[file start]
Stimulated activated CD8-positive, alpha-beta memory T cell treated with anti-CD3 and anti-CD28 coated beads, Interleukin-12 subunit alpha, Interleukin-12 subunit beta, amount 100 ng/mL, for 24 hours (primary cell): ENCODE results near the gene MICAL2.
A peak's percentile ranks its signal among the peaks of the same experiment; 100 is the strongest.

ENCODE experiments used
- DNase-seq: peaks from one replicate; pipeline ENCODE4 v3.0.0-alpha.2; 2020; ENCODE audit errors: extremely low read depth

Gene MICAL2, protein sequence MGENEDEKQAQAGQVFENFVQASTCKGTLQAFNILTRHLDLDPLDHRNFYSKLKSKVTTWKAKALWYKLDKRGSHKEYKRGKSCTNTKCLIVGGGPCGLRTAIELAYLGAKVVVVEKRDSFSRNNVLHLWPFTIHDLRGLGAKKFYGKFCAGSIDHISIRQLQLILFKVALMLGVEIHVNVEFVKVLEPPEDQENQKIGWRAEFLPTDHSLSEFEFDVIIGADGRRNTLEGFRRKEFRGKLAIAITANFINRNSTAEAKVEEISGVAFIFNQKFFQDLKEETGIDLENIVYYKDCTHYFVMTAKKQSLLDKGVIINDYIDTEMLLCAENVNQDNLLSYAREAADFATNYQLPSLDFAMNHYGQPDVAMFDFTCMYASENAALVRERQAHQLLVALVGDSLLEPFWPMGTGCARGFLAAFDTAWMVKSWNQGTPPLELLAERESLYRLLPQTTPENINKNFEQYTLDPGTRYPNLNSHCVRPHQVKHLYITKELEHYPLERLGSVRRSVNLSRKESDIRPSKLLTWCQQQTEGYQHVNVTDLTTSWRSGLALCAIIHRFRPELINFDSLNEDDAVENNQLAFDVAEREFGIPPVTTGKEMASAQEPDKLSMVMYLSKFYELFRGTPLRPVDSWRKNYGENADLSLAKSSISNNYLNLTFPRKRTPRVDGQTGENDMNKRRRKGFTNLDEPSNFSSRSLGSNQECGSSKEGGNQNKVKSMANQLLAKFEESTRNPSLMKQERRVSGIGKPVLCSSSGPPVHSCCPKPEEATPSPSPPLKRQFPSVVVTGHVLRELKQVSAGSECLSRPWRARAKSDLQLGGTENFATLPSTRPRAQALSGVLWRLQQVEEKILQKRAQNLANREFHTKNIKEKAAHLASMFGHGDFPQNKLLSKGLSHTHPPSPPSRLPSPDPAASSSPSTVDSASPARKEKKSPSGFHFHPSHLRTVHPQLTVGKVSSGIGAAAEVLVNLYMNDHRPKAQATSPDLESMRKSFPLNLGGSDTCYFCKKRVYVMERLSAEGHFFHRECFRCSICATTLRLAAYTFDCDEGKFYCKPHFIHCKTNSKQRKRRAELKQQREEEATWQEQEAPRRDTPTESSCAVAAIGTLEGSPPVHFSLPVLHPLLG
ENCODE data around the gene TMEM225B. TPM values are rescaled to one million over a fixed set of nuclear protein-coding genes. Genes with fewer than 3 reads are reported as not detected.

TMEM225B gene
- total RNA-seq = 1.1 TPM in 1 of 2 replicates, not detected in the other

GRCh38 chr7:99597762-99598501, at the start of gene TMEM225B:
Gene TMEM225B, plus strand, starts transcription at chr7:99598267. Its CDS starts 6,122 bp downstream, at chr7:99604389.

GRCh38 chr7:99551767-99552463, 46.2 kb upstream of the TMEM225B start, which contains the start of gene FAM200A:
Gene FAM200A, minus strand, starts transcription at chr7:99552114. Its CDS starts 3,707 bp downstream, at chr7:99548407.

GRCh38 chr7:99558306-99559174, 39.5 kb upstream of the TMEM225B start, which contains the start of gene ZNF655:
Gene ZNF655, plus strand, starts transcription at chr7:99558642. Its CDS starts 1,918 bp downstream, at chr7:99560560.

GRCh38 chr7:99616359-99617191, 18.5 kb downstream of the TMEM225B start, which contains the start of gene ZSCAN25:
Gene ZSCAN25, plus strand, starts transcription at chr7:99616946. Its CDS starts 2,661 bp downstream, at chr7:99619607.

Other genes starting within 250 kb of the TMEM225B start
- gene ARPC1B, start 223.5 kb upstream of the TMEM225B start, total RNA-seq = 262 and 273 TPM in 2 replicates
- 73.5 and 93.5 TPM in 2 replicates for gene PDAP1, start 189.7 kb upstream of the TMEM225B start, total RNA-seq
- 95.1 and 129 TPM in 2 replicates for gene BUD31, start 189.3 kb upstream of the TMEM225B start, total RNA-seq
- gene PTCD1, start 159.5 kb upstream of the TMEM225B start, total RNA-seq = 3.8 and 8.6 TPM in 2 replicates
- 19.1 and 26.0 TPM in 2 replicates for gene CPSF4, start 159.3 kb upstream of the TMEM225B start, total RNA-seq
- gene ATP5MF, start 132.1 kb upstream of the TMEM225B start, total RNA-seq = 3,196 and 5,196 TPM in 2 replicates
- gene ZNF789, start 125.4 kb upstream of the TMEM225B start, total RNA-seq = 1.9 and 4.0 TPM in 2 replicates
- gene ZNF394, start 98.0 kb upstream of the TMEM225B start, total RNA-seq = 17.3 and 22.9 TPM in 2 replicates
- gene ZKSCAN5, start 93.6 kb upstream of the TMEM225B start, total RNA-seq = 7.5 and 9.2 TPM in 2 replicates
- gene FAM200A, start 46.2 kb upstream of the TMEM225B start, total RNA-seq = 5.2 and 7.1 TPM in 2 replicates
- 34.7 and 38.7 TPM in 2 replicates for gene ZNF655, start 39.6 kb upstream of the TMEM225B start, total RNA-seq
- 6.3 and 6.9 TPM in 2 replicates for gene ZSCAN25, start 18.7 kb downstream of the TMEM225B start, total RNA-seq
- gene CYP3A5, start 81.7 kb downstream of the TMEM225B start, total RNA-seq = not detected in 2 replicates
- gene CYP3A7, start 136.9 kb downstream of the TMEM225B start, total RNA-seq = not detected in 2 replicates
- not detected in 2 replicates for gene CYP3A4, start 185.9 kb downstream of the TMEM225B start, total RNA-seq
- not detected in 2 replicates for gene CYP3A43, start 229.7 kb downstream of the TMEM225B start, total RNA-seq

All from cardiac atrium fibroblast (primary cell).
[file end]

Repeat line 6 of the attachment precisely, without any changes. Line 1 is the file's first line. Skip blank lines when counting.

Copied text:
ENCODE data around the gene TMEM225B. TPM values are rescaled to one million over a fixed set of nuclear protein-coding genes. Genes with fewer than 3 reads are reported as not detected.